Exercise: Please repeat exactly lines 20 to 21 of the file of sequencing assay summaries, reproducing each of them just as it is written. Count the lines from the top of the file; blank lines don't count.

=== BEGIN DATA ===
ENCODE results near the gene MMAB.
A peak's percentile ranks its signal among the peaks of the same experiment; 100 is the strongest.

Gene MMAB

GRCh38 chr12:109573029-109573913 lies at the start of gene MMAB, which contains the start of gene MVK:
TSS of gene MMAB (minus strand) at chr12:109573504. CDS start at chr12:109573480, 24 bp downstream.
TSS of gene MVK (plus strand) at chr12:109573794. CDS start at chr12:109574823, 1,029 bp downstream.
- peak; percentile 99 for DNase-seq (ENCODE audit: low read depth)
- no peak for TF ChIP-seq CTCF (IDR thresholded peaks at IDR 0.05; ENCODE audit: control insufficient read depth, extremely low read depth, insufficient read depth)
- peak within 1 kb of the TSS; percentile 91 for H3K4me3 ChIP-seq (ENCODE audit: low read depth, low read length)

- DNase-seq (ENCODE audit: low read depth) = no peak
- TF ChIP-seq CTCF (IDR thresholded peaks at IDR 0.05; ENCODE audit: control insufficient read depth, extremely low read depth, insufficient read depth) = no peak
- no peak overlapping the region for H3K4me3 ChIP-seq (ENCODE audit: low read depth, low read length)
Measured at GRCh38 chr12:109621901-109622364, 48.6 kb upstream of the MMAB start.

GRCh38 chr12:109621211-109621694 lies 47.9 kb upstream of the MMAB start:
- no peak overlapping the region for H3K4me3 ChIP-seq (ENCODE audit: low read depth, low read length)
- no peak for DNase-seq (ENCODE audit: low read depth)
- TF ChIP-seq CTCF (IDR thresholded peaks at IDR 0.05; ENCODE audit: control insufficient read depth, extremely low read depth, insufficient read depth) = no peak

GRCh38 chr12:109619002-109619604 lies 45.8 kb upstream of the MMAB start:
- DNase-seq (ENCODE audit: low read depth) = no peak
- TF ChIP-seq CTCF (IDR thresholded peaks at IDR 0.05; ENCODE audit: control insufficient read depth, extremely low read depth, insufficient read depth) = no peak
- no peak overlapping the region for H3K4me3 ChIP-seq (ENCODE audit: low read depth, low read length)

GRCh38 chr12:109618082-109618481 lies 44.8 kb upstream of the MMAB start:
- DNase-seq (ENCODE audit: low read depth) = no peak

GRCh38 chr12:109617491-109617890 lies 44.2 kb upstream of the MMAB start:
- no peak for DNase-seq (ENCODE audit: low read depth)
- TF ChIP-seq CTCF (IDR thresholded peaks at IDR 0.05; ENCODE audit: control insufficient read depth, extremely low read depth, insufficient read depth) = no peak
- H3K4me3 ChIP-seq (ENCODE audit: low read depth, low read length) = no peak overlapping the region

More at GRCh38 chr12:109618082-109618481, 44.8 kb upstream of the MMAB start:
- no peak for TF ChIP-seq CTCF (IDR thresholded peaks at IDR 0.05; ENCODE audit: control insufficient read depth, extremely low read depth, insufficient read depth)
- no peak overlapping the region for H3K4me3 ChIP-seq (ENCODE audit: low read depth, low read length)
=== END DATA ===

- TF ChIP-seq CTCF (IDR thresholded peaks at IDR 0.05; ENCODE audit: control insufficient read depth, extremely low read depth, insufficient read depth) = no peak
- no peak overlapping the region for H3K4me3 ChIP-seq (ENCODE audit: low read depth, low read length)